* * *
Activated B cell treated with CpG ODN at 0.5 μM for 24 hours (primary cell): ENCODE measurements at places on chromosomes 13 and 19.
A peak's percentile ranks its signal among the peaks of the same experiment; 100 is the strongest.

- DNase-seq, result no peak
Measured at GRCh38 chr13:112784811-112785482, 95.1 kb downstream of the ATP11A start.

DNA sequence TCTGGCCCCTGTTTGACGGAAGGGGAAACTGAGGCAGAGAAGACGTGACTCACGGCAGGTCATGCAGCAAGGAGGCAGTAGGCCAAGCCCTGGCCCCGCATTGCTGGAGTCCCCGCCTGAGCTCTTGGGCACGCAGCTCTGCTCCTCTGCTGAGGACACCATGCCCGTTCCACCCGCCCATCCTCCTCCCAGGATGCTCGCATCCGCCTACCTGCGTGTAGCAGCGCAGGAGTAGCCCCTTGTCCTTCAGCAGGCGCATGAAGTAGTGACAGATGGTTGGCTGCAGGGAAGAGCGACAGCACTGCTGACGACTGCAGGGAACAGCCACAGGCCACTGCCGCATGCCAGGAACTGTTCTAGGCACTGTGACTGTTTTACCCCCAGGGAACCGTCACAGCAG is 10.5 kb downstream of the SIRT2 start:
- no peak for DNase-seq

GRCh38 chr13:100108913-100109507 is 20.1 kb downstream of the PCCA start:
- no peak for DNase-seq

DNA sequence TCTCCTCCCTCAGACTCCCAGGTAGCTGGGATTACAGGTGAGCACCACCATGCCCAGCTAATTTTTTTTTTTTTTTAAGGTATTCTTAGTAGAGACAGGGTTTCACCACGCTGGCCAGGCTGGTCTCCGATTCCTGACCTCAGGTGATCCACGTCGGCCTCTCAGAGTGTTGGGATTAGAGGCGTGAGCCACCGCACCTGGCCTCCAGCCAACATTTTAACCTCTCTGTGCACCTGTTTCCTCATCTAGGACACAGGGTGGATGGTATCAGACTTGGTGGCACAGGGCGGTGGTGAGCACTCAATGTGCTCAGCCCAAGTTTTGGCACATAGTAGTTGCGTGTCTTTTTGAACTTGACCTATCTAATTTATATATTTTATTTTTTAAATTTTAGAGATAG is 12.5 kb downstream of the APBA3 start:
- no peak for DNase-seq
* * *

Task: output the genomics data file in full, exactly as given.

Activated B cell treated with CpG ODN at 0.5 μM for 24 hours (primary cell): ENCODE measurements at places on chromosomes 13 and 19.
A peak's percentile ranks its signal among the peaks of the same experiment; 100 is the strongest.

- DNase-seq, result no peak
Measured at GRCh38 chr13:112784811-112785482, 95.1 kb downstream of the ATP11A start.

DNA sequence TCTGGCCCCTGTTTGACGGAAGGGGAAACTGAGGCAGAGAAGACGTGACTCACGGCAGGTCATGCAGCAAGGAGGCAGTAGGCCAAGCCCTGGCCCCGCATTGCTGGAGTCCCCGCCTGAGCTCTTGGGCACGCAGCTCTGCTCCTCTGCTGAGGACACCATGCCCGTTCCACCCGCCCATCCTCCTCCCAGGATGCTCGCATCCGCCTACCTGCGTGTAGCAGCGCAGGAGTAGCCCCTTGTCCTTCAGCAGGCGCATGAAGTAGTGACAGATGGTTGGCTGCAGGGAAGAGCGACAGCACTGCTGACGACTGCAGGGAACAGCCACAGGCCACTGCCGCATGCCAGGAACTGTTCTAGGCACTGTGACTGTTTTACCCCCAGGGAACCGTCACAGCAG is 10.5 kb downstream of the SIRT2 start:
- no peak for DNase-seq

GRCh38 chr13:100108913-100109507 is 20.1 kb downstream of the PCCA start:
- no peak for DNase-seq

DNA sequence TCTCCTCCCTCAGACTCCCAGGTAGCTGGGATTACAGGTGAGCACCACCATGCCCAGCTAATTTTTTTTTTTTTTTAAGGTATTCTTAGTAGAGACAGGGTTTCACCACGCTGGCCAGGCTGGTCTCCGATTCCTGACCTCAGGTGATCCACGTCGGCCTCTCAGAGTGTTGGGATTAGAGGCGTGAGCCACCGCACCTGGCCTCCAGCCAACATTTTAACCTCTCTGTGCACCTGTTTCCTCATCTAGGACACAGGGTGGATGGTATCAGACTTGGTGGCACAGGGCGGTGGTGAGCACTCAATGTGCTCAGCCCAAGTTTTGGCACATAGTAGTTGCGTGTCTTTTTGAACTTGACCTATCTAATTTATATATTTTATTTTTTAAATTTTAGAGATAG is 12.5 kb downstream of the APBA3 start:
- no peak for DNase-seq